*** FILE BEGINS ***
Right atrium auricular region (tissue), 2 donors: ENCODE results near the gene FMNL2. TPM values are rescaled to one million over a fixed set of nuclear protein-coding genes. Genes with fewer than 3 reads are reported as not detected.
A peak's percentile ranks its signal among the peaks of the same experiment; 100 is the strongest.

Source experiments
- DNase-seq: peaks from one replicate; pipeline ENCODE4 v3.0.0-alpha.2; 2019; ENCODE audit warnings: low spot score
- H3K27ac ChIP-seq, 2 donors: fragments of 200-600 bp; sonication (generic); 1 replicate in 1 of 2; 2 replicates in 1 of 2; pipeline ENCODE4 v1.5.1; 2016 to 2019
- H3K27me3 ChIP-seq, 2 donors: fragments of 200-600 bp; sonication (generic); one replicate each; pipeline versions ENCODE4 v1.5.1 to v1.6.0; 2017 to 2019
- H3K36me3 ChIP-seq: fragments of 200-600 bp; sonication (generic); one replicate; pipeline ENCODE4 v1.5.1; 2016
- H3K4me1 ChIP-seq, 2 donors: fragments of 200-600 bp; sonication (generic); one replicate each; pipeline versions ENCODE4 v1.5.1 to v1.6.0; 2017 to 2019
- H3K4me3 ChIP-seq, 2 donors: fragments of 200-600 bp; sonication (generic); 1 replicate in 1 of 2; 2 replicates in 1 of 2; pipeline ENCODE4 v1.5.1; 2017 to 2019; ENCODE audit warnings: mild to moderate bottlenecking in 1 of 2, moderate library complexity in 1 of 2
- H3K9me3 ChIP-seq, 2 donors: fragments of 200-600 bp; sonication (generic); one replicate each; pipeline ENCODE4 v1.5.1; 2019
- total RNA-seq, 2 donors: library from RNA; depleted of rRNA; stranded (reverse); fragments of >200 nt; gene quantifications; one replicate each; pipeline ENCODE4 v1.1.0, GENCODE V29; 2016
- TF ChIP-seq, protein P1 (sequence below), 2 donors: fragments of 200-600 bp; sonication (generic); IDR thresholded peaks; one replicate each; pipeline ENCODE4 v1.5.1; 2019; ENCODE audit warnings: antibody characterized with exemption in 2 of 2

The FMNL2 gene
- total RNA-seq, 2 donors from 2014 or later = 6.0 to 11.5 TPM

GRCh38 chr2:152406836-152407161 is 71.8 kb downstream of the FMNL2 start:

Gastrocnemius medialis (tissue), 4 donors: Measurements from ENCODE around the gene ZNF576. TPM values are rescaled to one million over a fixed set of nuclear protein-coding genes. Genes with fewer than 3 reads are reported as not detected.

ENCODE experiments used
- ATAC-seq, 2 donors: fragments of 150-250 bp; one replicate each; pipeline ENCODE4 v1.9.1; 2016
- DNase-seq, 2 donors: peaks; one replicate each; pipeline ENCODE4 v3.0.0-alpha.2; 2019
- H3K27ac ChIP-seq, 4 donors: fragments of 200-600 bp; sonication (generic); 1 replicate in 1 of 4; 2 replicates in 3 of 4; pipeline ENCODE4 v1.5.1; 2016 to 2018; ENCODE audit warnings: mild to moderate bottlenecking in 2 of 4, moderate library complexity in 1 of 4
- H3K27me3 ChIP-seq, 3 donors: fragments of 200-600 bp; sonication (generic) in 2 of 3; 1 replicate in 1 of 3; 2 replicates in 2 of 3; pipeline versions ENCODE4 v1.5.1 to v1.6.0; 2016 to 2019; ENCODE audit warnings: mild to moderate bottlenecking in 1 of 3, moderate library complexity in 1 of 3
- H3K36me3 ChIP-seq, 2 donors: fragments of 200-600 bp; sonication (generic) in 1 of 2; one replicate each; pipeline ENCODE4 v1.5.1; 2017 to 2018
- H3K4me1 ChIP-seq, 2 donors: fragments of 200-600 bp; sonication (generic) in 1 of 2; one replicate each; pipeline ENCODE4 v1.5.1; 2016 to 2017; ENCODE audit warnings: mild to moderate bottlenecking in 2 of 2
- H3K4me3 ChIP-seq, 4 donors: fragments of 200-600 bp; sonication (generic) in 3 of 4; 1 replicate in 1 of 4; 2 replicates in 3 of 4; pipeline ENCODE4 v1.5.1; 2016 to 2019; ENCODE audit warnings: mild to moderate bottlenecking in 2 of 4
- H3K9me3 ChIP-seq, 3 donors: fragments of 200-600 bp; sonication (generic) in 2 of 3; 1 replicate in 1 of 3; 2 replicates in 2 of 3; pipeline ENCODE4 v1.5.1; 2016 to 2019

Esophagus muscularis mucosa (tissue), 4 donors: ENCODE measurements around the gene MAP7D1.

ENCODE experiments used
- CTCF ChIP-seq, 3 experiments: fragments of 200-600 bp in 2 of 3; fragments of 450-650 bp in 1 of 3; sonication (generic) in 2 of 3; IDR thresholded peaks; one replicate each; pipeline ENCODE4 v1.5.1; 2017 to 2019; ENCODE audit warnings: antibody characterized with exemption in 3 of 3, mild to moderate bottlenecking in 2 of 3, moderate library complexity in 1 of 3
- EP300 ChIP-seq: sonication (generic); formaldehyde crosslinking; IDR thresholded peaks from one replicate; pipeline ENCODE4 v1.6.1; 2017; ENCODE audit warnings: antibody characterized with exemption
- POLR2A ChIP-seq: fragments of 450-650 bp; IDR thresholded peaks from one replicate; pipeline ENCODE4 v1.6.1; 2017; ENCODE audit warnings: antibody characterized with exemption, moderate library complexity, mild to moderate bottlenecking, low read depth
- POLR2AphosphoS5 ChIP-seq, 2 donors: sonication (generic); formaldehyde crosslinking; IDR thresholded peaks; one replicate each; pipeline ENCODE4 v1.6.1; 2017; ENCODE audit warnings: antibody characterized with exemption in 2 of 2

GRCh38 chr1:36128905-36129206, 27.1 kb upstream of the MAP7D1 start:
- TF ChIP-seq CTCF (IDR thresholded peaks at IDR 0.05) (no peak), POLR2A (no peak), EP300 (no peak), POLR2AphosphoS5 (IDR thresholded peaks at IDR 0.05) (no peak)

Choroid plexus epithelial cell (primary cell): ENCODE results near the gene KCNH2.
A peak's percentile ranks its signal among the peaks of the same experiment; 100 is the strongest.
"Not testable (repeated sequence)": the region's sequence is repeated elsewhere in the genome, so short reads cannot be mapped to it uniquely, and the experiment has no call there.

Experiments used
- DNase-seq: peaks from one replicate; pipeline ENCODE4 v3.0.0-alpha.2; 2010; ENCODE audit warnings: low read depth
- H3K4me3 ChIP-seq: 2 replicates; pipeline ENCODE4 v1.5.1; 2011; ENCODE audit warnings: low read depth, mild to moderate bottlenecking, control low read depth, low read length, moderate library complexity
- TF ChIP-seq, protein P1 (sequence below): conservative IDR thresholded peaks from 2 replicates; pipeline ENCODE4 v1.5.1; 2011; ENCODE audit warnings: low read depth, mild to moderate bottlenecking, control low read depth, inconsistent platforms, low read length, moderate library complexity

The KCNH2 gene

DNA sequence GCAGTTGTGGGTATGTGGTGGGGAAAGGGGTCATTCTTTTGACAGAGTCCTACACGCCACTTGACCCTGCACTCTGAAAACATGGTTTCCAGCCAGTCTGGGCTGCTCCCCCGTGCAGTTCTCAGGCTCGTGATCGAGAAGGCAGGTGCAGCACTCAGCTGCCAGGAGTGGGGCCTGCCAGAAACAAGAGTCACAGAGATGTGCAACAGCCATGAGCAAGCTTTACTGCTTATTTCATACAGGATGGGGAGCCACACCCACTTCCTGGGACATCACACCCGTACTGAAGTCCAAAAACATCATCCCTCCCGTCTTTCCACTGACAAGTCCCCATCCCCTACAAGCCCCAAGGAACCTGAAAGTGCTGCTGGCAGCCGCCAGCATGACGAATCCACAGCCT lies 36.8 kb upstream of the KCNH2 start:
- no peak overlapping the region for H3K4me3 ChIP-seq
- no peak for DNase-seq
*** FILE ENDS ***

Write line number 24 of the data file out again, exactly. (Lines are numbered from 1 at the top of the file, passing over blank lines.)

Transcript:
- H3K4me3 ChIP-seq, 4 donors: fragments of 200-600 bp; sonication (generic) in 3 of 4; 1 replicate in 1 of 4; 2 replicates in 3 of 4; pipeline ENCODE4 v1.5.1; 2016 to 2019; ENCODE audit warnings: mild to moderate bottlenecking in 2 of 4